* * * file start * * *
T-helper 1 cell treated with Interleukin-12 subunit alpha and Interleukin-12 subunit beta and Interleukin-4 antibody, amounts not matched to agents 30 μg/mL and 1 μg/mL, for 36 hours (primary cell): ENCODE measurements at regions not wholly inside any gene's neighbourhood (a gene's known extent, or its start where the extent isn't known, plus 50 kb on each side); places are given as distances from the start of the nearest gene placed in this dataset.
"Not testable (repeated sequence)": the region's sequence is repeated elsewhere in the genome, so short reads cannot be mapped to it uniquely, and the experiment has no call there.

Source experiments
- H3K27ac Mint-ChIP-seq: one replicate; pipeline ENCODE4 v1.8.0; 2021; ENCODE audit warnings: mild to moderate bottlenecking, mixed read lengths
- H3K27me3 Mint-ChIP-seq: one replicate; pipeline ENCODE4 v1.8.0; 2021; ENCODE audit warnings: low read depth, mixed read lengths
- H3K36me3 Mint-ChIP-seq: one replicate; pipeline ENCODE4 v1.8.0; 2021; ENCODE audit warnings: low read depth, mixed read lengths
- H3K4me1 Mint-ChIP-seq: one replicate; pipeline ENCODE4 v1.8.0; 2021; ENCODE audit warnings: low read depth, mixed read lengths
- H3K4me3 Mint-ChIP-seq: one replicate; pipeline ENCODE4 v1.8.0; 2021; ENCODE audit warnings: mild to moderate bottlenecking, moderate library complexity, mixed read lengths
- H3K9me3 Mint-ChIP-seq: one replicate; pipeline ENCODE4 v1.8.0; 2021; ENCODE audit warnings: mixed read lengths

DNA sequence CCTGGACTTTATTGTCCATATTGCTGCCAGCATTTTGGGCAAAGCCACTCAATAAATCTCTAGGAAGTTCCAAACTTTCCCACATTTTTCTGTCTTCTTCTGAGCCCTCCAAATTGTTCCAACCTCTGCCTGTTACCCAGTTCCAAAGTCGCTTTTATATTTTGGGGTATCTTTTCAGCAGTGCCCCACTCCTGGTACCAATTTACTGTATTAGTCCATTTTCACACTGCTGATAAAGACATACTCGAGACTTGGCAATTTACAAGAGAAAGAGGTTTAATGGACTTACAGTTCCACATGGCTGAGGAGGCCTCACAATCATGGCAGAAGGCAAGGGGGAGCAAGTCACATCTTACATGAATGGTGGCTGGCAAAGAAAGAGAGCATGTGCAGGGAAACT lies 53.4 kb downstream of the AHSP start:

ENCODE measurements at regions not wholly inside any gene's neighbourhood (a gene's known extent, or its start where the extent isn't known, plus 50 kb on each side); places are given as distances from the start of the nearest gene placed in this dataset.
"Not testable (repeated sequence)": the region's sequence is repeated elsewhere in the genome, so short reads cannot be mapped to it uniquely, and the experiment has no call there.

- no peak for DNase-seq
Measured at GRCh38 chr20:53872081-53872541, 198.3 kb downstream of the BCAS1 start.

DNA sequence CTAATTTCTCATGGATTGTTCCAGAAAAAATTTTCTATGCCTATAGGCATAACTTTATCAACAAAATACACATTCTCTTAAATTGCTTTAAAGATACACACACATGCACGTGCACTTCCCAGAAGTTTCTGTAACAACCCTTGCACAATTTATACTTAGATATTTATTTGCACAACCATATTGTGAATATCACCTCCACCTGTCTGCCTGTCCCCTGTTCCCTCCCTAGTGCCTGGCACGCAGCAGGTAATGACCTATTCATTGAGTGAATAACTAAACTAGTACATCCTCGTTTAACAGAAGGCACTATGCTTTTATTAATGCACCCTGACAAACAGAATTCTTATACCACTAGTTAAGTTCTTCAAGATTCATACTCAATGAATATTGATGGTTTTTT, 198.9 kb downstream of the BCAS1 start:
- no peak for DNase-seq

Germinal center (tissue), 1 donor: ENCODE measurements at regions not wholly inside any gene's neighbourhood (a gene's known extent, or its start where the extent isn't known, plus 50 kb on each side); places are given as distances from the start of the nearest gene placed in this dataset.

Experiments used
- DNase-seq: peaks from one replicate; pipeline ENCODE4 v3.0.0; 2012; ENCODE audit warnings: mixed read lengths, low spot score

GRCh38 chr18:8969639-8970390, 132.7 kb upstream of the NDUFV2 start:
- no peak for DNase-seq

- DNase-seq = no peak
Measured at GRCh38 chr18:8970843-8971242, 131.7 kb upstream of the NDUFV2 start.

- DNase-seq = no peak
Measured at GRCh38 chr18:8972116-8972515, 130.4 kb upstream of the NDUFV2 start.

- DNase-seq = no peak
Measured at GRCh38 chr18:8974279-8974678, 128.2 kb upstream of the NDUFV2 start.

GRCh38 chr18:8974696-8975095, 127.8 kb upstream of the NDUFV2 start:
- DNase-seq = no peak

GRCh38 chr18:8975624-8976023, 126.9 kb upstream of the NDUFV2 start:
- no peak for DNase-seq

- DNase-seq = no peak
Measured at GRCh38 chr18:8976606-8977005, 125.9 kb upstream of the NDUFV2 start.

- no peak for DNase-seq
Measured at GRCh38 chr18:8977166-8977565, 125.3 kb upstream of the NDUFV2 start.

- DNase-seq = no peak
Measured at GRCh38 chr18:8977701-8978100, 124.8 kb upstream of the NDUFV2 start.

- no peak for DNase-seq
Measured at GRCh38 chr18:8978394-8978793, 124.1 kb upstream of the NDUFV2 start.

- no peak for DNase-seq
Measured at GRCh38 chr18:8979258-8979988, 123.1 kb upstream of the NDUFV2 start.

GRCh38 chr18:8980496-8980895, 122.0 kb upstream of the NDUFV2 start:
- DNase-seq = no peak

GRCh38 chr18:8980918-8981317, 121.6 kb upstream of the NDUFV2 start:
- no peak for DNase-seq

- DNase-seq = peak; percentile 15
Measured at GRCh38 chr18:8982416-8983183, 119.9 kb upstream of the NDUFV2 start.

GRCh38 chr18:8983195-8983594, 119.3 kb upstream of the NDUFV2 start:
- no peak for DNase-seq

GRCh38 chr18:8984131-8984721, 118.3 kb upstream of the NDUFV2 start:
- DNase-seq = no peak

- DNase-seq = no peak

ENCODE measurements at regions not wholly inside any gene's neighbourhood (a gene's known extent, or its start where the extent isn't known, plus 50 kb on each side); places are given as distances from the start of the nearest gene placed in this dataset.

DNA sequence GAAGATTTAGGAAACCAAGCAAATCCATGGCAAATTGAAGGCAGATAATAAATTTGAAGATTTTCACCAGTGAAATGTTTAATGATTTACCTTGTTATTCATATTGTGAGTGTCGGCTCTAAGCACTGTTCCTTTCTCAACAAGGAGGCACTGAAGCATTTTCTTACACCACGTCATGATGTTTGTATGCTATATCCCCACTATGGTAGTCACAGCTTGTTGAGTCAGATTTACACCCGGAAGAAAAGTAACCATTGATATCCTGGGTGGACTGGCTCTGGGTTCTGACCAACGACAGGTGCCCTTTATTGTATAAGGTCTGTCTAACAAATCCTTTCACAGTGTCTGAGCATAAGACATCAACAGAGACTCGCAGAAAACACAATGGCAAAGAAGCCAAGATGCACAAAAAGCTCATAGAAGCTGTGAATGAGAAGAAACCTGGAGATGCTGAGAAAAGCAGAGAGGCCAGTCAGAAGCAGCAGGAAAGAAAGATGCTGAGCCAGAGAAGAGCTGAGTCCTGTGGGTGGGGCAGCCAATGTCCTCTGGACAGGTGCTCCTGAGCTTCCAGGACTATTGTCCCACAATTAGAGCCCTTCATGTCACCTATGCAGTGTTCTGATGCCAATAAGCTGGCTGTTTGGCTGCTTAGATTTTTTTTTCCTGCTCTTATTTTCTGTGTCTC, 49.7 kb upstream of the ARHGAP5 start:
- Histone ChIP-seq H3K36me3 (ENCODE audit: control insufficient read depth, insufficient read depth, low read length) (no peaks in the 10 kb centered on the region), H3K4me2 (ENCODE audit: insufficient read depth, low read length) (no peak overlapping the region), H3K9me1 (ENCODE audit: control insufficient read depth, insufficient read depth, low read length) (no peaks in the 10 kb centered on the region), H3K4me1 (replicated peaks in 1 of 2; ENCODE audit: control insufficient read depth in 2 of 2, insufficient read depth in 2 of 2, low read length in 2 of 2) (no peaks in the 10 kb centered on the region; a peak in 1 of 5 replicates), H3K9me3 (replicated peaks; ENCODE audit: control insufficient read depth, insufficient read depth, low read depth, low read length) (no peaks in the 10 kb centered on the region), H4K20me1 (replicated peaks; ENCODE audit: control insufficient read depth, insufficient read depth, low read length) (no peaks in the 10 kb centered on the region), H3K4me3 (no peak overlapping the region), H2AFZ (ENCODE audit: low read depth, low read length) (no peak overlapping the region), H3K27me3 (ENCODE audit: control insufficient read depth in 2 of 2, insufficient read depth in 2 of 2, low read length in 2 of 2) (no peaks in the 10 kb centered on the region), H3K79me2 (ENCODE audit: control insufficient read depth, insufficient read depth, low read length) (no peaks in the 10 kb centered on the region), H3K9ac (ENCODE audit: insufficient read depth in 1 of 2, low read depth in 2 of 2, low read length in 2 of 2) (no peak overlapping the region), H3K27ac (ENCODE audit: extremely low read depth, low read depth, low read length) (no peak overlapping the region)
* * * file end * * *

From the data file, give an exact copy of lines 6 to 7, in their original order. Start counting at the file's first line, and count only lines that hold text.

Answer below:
- H3K36me3 Mint-ChIP-seq: one replicate; pipeline ENCODE4 v1.8.0; 2021; ENCODE audit warnings: low read depth, mixed read lengths
- H3K4me1 Mint-ChIP-seq: one replicate; pipeline ENCODE4 v1.8.0; 2021; ENCODE audit warnings: low read depth, mixed read lengths